As of yesterday, the college is allowing students to sign up for on-campus COVID-19 vaccinations. The school will start administering the 1,000 available doses as early as next week with the help of local health networks.
And with cases on the rise since Monday, the vaccination efforts are well-timed.
Students will be offered the Johnson and Johnson vaccine through a partnership with St. Luke’s University Health Network. Vice President for Campus Life Annette Diorio wrote in an email that the Johnson and Johnson vaccine has been earmarked in Pennsylvania for educational use and affords the college two benefits: first, students can get fully vaccinated before heading home for the summer, and second, it eliminates the risk of students contracting the virus between doses.
The vaccine will be free to students, with the actual doses being compensated by the federal government and the labor cost of administering the vaccine being covered by Lafayette’s local health partners, supplemented by the college.
“Both [the Lehigh Valley Health Network] and St. Luke’s University Health Network have gone above and beyond in meeting the public health challenges created by COVID,” Diorio wrote.
Pennsylvania moved to Phase 1B of vaccine eligibility on April 5, meaning that “people in congregate settings,” which includes many college students, are now able to schedule to be vaccinated. Even with increased availability, however, for students who don’t have easy access to transportation, getting the vaccine could still be difficult without the accessibility of on-campus vaccination.
“We know that scheduling could be challenging, and some students will struggle with transportation even if they can get an appointment locally,” Diorio wrote. “This is why we [were] working hard to find a partner to assist.”
As of now, neither Public Health Director Jeffrey Goldstein nor Diorio said they foresee a fall in which students are obligated to be vaccinated in order to return to campus. Instead, both emphasized that the school will heavily encourage the vaccination.
“I don’t think it’s going to be, as it stands now, a mandate to return,” Goldstein said. “It’s going to be highly recommended instead that students get vaccinated.”
“We highly encourage students to get vaccinated as soon as they can access opportunities,” Diorio wrote. “We require some vaccines, such as meningitis and the MMR booster but the COVID vaccine is not on the required list for fall at this time.”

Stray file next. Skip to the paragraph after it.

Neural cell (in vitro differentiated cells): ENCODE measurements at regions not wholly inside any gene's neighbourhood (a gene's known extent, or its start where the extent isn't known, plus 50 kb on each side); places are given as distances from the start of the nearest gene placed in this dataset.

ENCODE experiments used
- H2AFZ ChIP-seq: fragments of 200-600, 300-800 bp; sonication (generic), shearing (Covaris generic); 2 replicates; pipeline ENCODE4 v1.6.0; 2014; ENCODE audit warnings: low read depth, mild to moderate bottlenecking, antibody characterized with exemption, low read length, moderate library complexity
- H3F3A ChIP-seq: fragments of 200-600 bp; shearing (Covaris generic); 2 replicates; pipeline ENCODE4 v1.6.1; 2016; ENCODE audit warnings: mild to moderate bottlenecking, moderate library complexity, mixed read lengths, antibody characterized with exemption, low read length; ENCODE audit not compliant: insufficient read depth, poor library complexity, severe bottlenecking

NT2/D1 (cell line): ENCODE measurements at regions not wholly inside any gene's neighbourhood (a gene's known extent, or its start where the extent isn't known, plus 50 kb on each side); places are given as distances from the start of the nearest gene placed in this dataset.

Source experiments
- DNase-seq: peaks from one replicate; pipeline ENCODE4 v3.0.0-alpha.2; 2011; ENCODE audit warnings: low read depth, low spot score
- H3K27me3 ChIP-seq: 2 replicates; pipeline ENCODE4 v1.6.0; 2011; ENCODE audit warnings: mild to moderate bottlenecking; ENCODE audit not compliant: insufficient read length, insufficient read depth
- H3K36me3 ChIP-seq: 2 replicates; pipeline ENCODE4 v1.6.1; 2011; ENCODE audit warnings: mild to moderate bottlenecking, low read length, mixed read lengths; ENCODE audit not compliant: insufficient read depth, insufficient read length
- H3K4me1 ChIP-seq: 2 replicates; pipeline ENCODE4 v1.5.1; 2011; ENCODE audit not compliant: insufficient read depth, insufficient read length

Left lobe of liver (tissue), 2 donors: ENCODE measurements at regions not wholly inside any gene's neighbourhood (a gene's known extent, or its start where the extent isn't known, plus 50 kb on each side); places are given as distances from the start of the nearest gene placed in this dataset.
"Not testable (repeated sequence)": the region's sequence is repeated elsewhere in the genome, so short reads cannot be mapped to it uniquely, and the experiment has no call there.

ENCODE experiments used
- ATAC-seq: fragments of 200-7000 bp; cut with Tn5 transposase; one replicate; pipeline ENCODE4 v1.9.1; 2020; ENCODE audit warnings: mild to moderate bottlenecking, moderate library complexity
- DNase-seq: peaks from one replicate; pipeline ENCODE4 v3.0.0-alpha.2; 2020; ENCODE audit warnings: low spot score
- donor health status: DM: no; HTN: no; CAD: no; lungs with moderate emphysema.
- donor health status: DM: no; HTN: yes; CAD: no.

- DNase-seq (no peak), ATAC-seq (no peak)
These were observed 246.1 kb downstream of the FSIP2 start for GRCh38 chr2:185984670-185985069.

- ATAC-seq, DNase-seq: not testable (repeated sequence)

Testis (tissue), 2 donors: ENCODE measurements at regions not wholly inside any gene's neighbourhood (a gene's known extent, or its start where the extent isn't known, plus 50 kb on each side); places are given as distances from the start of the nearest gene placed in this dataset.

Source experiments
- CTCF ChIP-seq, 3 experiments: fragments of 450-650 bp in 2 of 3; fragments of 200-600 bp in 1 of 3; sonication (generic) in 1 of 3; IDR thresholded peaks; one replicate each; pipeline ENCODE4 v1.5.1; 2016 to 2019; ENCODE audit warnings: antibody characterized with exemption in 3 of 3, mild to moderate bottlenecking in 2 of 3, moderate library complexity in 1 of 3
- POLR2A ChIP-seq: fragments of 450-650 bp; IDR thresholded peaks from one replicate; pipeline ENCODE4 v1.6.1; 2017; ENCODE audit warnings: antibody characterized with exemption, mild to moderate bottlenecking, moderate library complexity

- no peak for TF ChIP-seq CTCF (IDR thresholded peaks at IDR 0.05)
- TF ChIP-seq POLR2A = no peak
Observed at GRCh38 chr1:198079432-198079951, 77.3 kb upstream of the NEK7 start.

Despite not guaranteeing that all students will be vaccinated by the fall, Goldstein said he is confident that enough students will have gotten the vaccine for a relatively normal return to campus operations. With the school offering vaccines next week, this is now more likely than ever.
“I can’t predict what’s going to happen in the fall, but I am somewhat optimistic that life on campus will be close to normal,” Goldstein said. “I think that with the majority of students that will choose to get the vaccine, there should be and could be adequate herd immunity to be able to transition to a more normal life on campus.”
As for what “normal” means, it will likely depend on Center for Disease Control guidelines and the climate of COVID-19 both among the school, the state and the nation, he said. Current CDC guidelines for fully vaccinated people include visiting inside a home without a mask with other fully vaccinated people and domestic travel without quarantining.
“When we really make those decisions and recommendations about all the things that we talk about with mitigation strategies like masking and social distancing, we’re not sure which ones we’ll use as we enter into the next semester,” Goldstein said. “It will really depend on what’s happening locally, what’s happening in the state, what’s happening in the country, how many of our students are vaccinated, how many of our faculty and staff are vaccinated.”
Overall, administration and health services are confident that Lafayette will have a long-awaited return to usual campus life in the fall, barring any unforeseen complications or changes in COVID-19 trends.
“Right now, my best guess is that things will be fairly normal. That said, it is a little early to be 100% sure,” Diorio wrote. “We are very excited about what we are seeing regarding the ongoing research about the efficacy of the vaccines at stopping the spread of COVID.”
Students can schedule an appointment online on the student vaccine distribution webpage.
Editor-in-chief Ben Fuller contributed reporting to this article.
Update: A quote from Goldstein was removed to reflect updates on the college’s vaccination efforts.